for practical reasons, I usually limit a single video project to 1000 1920x1080 JPG or PNG images; Camtasia does take some time to process that many images [into bin, onto timeline, etc], but it has always worked just fine for me; just takes patience; and I work with a modest Lenovo i5 laptop with a 245 GB SSD and 8 GB RAM

if a project involves more than 1000 images, I'll make separate 1000 image MP4 videos, then I just combine those MP4s into a single, composite project; so there is no practical limit on how many images can be reflected in a final production

JMTCW
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Joe Morgan

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On a final note,

I imported 1000 images into media bin. Camtasia was able to handle that many in the bin quite easily.
My computer is 100% SSD run and the import was very fast.

I added them to the timeline with the duration set to .1 seconds in preferences. I started my timer at the beginning of the import.

I selected all the images in the media bin and placed them on the timeline. Added clip speed. Adding clip speed took the longest. Changing it was almost instantaneous. I wasn't expecting that.

It took 9 minutes and 16 seconds to process 1,000.... 800 x 600 pixel images. Higher resolution images would have required more processing by default.More pixels, more to process.


It took about 10 seconds to render a video.

Total it all up. 9:25

Times 5 for 5,000 images. Your looking at about 46 minutes to produce 5 separate videos.

Then combine them into  a 2 minute and 45 second video using Camtasia.

I'll take Image Sequence importing as a feature Please! {:>) 
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kayakman, Champion

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taking less than an hour to process out a 5000 image production does not seem unacceptable

but I guess faster would be better

I work in Camtasia, on average, 6-8 hours/day; 50% of my workload involves image based projects

seems to me that Camtasia already adequately handles image sequence importing

but it would be nice if it was possible to set image duration, in preferences, to a 1 frame duration [an improvement over the current .1 sec limit]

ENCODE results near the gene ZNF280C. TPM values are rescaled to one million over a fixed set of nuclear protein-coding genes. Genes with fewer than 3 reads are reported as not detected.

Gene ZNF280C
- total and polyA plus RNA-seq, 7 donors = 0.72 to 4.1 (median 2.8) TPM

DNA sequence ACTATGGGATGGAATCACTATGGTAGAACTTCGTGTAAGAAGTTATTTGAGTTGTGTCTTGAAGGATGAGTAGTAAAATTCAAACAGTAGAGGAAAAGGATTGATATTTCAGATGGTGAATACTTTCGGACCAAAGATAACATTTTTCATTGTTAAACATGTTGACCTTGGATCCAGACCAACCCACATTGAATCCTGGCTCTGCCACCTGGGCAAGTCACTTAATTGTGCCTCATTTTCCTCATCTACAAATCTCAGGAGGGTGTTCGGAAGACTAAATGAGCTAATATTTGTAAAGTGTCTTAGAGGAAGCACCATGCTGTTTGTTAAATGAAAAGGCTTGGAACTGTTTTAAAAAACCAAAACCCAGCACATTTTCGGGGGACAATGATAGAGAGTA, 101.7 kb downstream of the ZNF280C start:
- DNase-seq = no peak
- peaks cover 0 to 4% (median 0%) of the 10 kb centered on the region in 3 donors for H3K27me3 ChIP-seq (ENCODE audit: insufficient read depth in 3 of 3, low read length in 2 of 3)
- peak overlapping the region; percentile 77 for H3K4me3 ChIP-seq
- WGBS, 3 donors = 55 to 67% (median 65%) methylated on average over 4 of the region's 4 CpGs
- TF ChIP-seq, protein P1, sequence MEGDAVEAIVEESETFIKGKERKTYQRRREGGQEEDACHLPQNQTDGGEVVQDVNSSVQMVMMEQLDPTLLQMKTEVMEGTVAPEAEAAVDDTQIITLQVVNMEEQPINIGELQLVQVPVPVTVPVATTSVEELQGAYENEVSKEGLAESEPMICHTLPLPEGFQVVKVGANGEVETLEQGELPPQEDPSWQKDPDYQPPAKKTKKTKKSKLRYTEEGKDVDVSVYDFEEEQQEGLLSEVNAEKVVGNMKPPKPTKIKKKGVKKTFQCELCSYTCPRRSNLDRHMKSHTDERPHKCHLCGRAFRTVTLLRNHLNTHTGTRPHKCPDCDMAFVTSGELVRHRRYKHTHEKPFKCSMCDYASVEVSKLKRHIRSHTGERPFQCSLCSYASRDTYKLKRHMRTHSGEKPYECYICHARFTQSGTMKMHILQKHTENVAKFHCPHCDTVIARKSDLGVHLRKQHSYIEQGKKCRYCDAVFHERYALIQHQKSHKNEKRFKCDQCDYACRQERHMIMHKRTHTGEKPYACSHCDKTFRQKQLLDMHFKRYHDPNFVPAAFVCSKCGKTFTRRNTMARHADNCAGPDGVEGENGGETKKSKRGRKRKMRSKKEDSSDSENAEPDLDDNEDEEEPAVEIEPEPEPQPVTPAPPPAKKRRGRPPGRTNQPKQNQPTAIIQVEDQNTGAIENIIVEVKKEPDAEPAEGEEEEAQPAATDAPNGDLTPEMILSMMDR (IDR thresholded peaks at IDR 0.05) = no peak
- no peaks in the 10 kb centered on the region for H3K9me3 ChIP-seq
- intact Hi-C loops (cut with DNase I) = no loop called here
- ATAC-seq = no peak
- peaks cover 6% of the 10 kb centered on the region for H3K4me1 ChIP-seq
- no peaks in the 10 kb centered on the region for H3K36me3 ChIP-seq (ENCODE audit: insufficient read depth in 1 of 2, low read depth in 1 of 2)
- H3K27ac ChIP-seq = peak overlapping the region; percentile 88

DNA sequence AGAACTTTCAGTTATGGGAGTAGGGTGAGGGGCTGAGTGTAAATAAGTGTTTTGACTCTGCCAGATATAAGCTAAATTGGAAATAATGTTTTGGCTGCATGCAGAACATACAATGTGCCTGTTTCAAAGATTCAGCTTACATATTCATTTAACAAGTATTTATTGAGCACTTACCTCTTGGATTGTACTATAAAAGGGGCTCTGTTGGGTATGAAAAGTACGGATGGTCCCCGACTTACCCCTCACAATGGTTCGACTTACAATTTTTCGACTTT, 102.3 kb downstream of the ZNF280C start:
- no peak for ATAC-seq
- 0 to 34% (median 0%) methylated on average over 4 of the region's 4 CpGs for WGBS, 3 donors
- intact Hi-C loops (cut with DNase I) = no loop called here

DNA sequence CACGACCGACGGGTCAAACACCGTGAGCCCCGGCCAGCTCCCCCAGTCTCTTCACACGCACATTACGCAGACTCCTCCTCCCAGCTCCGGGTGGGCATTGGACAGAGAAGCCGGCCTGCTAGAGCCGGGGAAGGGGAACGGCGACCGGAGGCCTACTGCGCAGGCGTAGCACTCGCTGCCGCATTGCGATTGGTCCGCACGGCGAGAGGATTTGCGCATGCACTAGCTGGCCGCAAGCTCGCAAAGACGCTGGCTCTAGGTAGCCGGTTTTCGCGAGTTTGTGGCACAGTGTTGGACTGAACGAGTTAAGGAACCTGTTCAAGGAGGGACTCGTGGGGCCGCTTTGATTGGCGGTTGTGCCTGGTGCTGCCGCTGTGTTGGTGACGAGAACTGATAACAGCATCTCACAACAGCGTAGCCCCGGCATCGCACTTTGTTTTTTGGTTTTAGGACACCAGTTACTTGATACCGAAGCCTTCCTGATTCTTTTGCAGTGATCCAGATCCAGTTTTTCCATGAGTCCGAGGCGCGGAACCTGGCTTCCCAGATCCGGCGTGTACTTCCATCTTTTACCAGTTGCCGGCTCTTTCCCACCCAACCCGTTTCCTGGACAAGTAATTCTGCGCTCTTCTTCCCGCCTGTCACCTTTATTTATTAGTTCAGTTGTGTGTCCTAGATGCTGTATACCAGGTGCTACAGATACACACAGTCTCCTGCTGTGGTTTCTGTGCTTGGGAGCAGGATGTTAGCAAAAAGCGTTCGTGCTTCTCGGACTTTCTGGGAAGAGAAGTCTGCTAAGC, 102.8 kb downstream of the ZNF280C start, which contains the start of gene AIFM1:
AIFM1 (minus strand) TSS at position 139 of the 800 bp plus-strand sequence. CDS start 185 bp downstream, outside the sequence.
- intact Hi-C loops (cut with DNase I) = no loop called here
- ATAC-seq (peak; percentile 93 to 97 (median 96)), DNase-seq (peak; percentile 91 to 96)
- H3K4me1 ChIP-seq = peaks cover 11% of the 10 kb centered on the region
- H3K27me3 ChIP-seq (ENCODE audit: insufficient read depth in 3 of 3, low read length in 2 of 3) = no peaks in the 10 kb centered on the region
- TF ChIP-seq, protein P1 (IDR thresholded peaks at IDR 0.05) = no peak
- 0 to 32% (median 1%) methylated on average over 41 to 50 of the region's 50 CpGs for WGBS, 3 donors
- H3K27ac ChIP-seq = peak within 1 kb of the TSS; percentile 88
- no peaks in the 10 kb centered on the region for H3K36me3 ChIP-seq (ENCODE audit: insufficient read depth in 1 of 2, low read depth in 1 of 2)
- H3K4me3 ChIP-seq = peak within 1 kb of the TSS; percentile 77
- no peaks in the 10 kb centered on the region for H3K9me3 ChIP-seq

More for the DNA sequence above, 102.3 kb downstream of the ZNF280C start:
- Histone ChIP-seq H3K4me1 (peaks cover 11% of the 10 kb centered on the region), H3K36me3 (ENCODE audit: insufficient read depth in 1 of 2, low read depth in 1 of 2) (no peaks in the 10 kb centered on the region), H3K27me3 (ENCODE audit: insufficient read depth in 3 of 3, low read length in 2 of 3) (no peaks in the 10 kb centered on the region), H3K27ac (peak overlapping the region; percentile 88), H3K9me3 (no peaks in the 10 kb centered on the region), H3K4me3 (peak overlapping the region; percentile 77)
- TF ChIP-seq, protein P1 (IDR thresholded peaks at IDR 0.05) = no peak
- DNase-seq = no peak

that I would find helpful


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Joe Morgan

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Hit film express is a free video editor that imports image sequences. This would be a much better way to convert the image sequences to video.

https://fxhome.com/hitfilm-express


It can also reverse videos and do a lot of other things that Camtasia cannot do. It’s not a bad little asset for Camtasia users to have in their toolbox.

I only played around with it myself and didn’t realize that it imported image sequences until today. I was searching around for free video editor that did it because 45 minutes plus to create an image sequence to me is unacceptable.

Considering importing an image sequence. Requires only a second when a program is set up to do so.

 I don't think anyone intends on reassembling them the hard way "Camtasia's Way" when they producing them. Sometimes that's the best option. 

 


Importing image sequences is a standard function of high quality video editors. This may be slightly outside of Camtasia’s wheelhouse. I fail to see how difficult the process can be. Considering every program I’ve ever used. Imports and assembles them immediately.

Hit film express is a pretty good program. For free you can’t beat it. You can purchase special-effects packages to improve the free version.

 Hit film Pro, or Hit film studio cost more but include more.

https://fxhome.com/

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Ed Covney

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Klaus - what program are you using to create the mandelbrot sets?
I created this in Excel:
https://www.screencast.com/t/CJSfKKrtkkCX
It's a 37 second clip, the first 28 seconds or so are directly from Excel. In the remainder of the clip I manually positioned the paly head in a re-recording. 
The original Excel graphics of the two morphed parametric equations produced at about 6.8 fps, Excel graphics need a lot of help, but lots of fun.

If you're in no hurry, and can share your formulas, I'd love to experience your problems first-hand.
Ed(dot)covney(at)gmail(dot)com.